Mark Reviews Movies

Song to Song


1 ½ Stars (out of 4)

Director: Terrence Malick

Cast: Rooney Mara, Ryan Gosling, Michael Fassbender, Natalie Portman, Cate Blanchett, Holly Hunter, Bérénice Marlohe, Patti Smith, Val Kilmer

MPAA Rating: R (for some sexuality, nudity, drug use and language)

Running Time: 2:09

Release Date: 3/17/17 (limited); 3/24/17 (wider)

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Review by Mark Dujsik | March 23, 2017

Song to Song answers the question that no one even thought to ask: What if Terrence Malick made a movie in which the only thing that matters is the plot? Malick, one of the great film artists (No matter how many times one repeats this mantra after seeing this movie, it doesn't help to make this unfortunate misstep any better), has always possessed little need for plot. His work is about searching for the concerns between the lines of what happens in a story.

His films are about the search for motive within the characters and the universe they inhabit—about seeing the world as it is and openly wondering if there's some driving force behind it. The driving force behind this movie is a series of semi-interconnected romances, in which a handful of characters fall in love—or something else that they misconstrue as love—and hop between each other. This time around, the narration—a vital Malick staple that allows his characters to think and question without a barrier—contains such pointed observations as, "We broke up."

What happened here? One can see Malick and his cast improvising on the fly. There are violently sudden cuts and long pauses between lines of dialogue, in which we can fill in the blanks of lines or ideas that are either being fed by the director or grasped at by the performers (At one point, two characters essentially teleport hundreds of feet in the seconds between a question and its answer). Certain scenes play like outtakes, complete with actors looking directly at the camera with perplexed faces.

Nobody seems quite certain what they're doing, why they're doing it, or how any of this means anything. Sadly, Malick seems the least certain of the bunch.

At first, there's a love triangle between Faye (Rooney Mara), BV (Ryan Gosling), and Cook (Michael Fassbender). Faye and Cook are in a purely sex-based relationship. He's a big-time music producer in Austin, Texas, and she thinks he can help her with her career as a musician (even though, every time we see her with a guitar in her hands, she still seems to be learning how to play the instrument).

BV is an aspiring songwriter who also thinks Cook can help his career. He and Faye meet at a party, and the two start dating shortly after. BV tells Faye that she can lie to him and then spends the rest of their relationship upset that she might be lying to him. Meanwhile, Cook meets Rhonda (Natalie Portman), a waitress, and woos her into marriage. Their relationship becomes a means for Cook to have multiple threesomes with prostitutes.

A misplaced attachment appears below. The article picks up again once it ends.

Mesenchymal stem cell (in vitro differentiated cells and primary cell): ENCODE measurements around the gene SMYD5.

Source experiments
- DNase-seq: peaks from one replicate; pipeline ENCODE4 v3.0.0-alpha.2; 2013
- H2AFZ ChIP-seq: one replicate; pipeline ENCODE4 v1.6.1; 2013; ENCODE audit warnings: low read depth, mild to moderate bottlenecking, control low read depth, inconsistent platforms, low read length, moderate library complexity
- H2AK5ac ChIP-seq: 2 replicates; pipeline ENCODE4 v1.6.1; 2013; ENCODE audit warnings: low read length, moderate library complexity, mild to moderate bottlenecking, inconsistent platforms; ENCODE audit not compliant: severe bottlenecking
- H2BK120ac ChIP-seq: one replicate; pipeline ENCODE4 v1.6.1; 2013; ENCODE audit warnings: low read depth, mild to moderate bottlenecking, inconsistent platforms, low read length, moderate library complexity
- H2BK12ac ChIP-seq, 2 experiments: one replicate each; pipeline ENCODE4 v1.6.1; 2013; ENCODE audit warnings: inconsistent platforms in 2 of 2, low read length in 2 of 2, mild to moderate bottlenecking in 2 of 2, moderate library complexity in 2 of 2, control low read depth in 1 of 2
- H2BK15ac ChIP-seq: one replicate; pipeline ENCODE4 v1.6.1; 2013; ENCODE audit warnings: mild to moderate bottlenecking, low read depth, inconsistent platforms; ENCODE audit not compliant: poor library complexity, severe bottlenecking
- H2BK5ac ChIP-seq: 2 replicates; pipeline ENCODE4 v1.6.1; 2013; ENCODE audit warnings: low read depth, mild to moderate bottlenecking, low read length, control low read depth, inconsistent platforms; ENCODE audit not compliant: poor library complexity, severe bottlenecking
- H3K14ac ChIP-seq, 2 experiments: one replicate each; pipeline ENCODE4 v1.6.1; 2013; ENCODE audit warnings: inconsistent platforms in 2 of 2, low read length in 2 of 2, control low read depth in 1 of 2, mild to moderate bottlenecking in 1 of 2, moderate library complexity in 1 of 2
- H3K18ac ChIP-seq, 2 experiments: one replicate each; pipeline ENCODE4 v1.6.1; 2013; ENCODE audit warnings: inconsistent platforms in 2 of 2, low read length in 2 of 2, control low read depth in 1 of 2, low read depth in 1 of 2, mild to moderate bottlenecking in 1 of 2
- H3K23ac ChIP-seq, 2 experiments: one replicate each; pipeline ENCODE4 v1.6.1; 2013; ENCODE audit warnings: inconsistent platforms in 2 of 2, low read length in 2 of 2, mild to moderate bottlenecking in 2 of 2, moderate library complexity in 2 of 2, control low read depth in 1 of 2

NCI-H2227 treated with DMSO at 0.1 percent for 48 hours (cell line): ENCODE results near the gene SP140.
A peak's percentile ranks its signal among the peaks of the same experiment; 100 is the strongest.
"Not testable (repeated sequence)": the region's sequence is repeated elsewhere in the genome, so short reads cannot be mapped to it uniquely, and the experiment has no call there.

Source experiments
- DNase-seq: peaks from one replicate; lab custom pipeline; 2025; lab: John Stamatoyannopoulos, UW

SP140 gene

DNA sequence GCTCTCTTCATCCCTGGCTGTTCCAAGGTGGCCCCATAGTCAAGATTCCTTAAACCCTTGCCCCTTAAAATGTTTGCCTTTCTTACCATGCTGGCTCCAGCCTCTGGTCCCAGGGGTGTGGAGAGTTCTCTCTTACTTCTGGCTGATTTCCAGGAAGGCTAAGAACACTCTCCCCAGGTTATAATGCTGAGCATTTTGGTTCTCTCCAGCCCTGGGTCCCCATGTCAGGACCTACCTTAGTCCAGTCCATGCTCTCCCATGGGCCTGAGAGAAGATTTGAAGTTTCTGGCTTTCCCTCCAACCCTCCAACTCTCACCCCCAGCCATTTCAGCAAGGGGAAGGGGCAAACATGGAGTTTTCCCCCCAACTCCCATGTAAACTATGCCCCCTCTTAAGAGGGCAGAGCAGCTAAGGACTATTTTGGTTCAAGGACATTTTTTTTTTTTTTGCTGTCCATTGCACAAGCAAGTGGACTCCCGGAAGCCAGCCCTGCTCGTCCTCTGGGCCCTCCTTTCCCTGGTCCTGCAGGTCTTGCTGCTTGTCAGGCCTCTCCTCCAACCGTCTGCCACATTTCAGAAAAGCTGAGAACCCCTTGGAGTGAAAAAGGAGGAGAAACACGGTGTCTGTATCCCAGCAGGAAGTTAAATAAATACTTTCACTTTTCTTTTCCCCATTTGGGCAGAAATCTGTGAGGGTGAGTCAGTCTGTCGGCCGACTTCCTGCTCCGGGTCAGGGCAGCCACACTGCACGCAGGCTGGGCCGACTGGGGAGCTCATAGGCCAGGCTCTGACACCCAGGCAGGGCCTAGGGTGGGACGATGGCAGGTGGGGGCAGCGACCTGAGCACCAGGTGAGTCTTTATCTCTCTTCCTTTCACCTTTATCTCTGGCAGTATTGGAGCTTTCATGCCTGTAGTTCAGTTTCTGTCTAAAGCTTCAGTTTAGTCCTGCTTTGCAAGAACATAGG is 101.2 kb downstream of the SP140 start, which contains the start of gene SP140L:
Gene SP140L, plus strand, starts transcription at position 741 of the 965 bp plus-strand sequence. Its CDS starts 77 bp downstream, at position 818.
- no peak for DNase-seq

The central theme, one supposes, is betrayal. It's simple at first. Faye is drawn to both BV and Cook for different reasons. Faye, we learn from her opening voiceover, enjoys sex and especially the pain it can bring, since she feels nothing otherwise. Cook provides that, and BV, who has some parental issues (an overbearing mother and an absentee father), is, apparently, the more stable of the two. He has some jealousy issues, though, and one again supposes that the later introduction of Amanda (Cate Blanchett), an older woman who vaguely looks like his mother, is his way of dealing with them.

A lot of supposing is necessary. The characters are ciphers, with the actors doing some shtick on camera (Gosling mugs, Mara looks sad, and Fassbender scowls) while the narration either explains the progression of the plot or offers some broad psychoanalysis—purely as a way of rationalizing the story.

We're used to this methodology from Malick—of gestural acting complementing the voiceover. It's all so hollow here, though. Malick touches upon ideas of a morality play, with Cook serving as a Lucifer-like figure (There's a montage in the middle of the movie that suggests he either is or believes himself to be the Devil incarnate) and the movie's big takeaway offering a Puritanical view of sex (The ending involves a character literally washing Faye clean as she voices regret about abusing the "gift" of sex). Despite all of this, religion is mostly absent from the story, save for BV visiting a church in Mexico and Rhonda wondering about an unseen presence in one voiceover—before she's offered as a sort of sacrificial lamb for Cook's trangressions.

Of positive note, the movie is beautiful (Cinematographer Emmanuel Lubezki continues to play with light and lenses in his fifth collaboration with Malick). Patti Smith, playing herself, offers a sense of sincerity to the movie's posturing, and Val Kilmer makes an all-too-brief appearance as a band's chainsaw-wielding front man. The momentary diversions within Song to Song are exponentially more intriguing than the meat of the story.

Copyright © 2017 by Mark Dujsik. All rights reserved.

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